In the 18th & 19th centuries Chiswick was a busy market town with more than a hundred small shops along a very narrow street. The area was still a series of villages with large houses, coaching inns and market gardens until it expanded in the later 19th century. New parades of shops were built along the wide main road where many of them survive today behind modern shop fronts.
Chiswick locals are passionate about their neighbourhood’s property and have campaigned to protect its beautiful homes for decades. Thanks to these efforts, pretty Victorian cottages, large Edwardian homes and elegant Georgian riverside properties have been preserved.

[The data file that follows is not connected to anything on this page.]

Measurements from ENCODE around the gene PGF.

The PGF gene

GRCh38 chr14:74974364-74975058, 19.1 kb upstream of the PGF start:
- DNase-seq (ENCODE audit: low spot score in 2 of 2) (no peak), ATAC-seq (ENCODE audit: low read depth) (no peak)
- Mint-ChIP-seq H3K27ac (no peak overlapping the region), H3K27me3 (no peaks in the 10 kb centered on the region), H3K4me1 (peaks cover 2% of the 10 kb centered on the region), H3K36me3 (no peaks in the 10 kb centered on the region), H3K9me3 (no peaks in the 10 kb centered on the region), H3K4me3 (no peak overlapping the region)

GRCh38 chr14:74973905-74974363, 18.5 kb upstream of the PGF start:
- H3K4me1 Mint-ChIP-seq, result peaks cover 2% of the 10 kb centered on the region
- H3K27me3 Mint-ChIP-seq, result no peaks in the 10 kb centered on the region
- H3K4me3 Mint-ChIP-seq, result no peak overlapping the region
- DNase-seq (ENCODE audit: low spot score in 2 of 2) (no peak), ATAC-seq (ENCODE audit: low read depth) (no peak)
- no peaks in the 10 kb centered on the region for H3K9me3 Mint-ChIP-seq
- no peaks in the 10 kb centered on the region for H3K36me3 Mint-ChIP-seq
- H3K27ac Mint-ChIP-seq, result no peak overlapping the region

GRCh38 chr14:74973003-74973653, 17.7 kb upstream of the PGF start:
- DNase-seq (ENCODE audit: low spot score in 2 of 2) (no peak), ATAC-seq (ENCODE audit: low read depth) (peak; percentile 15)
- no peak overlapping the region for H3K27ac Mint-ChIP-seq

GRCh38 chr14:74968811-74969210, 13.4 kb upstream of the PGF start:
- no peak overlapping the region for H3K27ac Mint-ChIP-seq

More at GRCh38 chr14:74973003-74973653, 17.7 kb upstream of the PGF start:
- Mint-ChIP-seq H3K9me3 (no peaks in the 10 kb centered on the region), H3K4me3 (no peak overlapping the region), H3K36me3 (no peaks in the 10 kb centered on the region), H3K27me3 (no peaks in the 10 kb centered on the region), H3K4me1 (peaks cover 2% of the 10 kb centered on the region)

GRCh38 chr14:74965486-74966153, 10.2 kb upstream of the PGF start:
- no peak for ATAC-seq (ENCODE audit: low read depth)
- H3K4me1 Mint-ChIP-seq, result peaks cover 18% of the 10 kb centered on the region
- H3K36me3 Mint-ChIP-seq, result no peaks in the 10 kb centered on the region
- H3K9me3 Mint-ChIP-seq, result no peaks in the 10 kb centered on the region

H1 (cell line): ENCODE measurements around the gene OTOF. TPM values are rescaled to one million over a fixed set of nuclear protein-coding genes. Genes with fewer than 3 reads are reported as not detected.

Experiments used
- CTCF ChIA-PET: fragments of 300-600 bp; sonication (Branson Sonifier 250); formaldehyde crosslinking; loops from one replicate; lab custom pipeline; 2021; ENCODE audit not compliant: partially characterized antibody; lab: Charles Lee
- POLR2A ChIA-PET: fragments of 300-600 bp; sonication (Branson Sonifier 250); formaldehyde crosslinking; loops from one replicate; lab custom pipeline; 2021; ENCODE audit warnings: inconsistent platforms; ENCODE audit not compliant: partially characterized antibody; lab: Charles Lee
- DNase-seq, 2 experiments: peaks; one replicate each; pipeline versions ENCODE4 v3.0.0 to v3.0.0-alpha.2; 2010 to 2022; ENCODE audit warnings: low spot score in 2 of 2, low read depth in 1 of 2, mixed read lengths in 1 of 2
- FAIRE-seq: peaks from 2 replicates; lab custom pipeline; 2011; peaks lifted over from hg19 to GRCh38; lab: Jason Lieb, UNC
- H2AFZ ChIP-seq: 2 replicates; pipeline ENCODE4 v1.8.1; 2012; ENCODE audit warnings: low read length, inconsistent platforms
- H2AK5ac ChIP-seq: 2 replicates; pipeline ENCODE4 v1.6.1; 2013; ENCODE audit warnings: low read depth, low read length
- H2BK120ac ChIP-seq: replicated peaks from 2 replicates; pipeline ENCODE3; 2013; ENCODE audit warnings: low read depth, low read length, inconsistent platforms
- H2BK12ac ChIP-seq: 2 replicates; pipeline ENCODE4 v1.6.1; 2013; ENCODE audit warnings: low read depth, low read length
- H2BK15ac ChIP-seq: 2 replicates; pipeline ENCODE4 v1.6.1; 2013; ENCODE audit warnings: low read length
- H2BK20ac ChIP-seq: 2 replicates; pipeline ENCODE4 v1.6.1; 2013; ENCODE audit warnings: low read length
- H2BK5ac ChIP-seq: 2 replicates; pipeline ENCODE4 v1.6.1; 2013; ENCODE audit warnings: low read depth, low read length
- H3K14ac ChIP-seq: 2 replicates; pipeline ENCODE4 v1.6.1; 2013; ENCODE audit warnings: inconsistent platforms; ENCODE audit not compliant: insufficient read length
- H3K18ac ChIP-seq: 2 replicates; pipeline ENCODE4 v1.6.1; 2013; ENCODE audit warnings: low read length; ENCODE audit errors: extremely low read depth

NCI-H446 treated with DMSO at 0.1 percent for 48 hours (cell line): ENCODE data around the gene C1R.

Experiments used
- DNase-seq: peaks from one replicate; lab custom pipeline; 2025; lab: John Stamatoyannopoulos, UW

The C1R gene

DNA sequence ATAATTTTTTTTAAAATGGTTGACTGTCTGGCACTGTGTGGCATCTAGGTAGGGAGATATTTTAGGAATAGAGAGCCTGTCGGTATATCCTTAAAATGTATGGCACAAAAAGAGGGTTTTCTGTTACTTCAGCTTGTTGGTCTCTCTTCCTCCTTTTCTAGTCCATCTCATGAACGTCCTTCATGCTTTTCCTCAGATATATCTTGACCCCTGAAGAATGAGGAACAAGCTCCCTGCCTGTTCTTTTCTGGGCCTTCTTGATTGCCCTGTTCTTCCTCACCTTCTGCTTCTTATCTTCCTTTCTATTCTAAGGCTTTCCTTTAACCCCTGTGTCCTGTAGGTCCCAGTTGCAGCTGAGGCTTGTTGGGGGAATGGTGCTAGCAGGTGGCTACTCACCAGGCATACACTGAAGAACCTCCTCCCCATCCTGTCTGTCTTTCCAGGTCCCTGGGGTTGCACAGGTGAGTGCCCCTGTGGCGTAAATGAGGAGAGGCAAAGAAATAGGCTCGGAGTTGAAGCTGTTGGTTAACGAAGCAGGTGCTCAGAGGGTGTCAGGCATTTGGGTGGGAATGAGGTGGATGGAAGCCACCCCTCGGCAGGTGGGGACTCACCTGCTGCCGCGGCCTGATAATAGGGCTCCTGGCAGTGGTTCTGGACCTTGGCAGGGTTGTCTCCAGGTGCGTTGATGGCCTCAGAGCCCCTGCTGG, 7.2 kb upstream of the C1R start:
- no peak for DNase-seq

Chiswick House, built by the Earl of Burlington in 1727 and a magnet for fashionable 18th-century society, is one of the most important classical buildings in the country and is now a popular venue for opera, open-air theatre, talks, film presentations and children’s events
With five tube stations and two railway stations, Chiswick is ideal for commuting. Turnham Green, Chiswick Park, Gunnersbury, Stamford Brook and Ravenscourt Park Stations are all served by the District Line to Westminster and the City.